Remarks at Sharon Murphy’s memorial service at
Thomson / ISI on November 19, 2007
By Eugene Garfield
I'd like to thank all of you for attending this celebration of Sharon Murphy’s life. Hopefully your presence here provides comfort to Sharon’s family and friends.
Sharon was one of that small remaining group of Thomson employees who worked at ISI over forty years. She joined when she was only 18 or 19 in 1967 and spent her entire working career here with ISI and then with The Scientist. Later, while she was working she attended evening classes at the University of Pennsylvania and got her business degree from Penn. She saw this company through its many transitions and she carried with her a wealth of information and experiences.
All of you who knew Sharon already know that she was a caring, honest, dependable, loyal and intelligent person. She was always very professional in dealing with my many contacts and customers all over the world who consistently praised her calm and unflappable phone manner, her helpfulness and her knowledge of the company and its products.
As my personal secretary her skills were excellent and she was very discreet with personal information. She often had knowledge of personal matters I shared neither with attorneys, doctors nor family members and personal friends. She made sure I did not forget birthdays, anniversaries, medical appointments and family holidays.
Sharon was also very stubborn and very private… unfortunately so private that we didn’t know fully until too late how ill she really was. She reluctantly talked of retiring early on disability and agreed to do so at the end of September. Even so, she also planned on working part-time from home, but that was not to be.
In the early days, I kept a hectic work pace… there were meetings to hold and attend, papers and essays to prepare and write, prolonged foreign and domestic travel and many phone calls to make and return. I owe part of my success to Sharon for her dedicated support and long hours of work; for keeping me on track and on schedule. Her gift to me was to provide an environment that enabled me to perform my personal and professional obligations with the least amount of distraction.
Sharon started at the Mall Building during the Vietnam War. This is significant because my son Stefan was sent to Vietnam during that time. Sharon helped me keep in touch with him then and through some other rough times – not only when he was wounded but when he returned home. She also began to compile my family tree and helped trace the origins of my grand parents and their descendants throughout the world.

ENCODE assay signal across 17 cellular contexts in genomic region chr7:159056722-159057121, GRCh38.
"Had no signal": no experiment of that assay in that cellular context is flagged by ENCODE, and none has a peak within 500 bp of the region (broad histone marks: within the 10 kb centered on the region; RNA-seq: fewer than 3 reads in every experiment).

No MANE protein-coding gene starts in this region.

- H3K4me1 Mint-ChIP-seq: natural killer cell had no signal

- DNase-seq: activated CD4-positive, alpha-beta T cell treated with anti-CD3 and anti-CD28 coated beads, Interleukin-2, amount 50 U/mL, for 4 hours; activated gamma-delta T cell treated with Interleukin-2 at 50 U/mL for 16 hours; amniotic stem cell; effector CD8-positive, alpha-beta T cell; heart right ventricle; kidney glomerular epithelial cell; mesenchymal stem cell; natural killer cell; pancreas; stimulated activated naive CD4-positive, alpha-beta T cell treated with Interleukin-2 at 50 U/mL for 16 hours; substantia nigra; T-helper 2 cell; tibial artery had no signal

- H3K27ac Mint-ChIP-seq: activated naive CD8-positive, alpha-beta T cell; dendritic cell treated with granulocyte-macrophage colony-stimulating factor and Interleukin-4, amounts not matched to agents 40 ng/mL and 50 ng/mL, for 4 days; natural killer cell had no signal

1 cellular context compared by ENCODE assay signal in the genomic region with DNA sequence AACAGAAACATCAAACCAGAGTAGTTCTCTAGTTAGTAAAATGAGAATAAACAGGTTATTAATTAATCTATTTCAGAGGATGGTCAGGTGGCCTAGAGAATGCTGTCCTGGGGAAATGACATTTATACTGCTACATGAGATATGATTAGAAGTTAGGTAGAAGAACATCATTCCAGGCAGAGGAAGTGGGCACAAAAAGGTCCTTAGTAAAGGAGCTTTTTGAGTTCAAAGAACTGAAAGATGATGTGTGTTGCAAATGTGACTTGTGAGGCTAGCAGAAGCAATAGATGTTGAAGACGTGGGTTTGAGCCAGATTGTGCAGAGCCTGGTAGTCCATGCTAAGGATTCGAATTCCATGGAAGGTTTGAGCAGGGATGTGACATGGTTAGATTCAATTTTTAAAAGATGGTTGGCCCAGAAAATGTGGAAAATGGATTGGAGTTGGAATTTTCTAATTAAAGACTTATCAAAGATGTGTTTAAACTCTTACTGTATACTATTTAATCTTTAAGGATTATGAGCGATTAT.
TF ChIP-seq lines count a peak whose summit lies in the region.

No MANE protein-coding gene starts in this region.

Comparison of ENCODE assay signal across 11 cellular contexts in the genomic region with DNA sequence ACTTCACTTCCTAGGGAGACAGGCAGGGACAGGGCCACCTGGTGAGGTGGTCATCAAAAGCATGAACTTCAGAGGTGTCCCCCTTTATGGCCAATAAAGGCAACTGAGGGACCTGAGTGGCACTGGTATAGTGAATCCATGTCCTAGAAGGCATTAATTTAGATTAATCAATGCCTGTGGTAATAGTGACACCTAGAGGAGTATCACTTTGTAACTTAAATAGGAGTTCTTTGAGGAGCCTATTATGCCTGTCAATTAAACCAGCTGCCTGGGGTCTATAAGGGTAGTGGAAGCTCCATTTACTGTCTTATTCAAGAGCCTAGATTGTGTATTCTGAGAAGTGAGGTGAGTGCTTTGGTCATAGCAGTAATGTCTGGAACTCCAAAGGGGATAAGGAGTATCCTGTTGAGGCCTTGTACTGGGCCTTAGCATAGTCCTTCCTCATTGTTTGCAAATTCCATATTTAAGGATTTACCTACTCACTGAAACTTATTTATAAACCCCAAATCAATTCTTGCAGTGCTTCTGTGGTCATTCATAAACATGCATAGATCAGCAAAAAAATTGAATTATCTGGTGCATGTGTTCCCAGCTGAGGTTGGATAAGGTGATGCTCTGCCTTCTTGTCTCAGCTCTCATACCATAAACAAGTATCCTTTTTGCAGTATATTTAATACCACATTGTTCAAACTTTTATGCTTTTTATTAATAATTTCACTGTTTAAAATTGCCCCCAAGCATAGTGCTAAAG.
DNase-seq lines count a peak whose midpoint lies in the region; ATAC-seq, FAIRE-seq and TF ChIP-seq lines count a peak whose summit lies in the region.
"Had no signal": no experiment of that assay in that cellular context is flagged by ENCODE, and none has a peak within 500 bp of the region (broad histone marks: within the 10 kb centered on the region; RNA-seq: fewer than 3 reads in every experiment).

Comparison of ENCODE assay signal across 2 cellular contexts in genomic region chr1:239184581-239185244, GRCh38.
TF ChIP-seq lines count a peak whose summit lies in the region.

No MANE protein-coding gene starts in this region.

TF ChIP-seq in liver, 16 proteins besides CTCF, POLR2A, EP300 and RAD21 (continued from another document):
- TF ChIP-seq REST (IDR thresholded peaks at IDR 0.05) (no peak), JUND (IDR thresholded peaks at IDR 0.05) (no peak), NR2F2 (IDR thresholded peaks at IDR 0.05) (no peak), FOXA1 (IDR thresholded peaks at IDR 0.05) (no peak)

In the end, I think the key traits behind Sharon’s persona were discretion and loyalty. Perhaps I admired these the most, and will do my very best to remember. Sharon shared a great portion of my life… the growing up of my children, the loss of my daughter Thea, the loss of my parents, my surgery, the awards and accolades I received, my travels around the world, the loss of my friends, the birth of my son Alexander, my granddaughters’ college graduations and the birth of my great granddaughter, Dixie Magnolia Seville. In Sharon’s passing I have felt the pain of losing a friend, a family member and confidante.
When someone you have taken for granted for half your life passes away you realize how little you knew about them. I only wish I could recite a definitive biography of her life. She spent part of her earlier years in Venezuela. Some of you may know the details of her life better than I do. I take satisfaction in remarks she wrote to me on the occasion of my 75th birthday. In that birthday card she relates some of her earlier experiences at ISI and how fearful she was to work for the company president. But her concluding sentence gave me solace… She said
“The past 30 years have been so interesting and we’ve known a lot of great people like Mr. Lazerow, Mr. Hayne, Dr. Sher and Dr. Leake. And I came to know my favorite among all of your good friends, Dr. Merton. Life has seldom been dull. In fact, life’s been downright interesting! And for that I thank you.”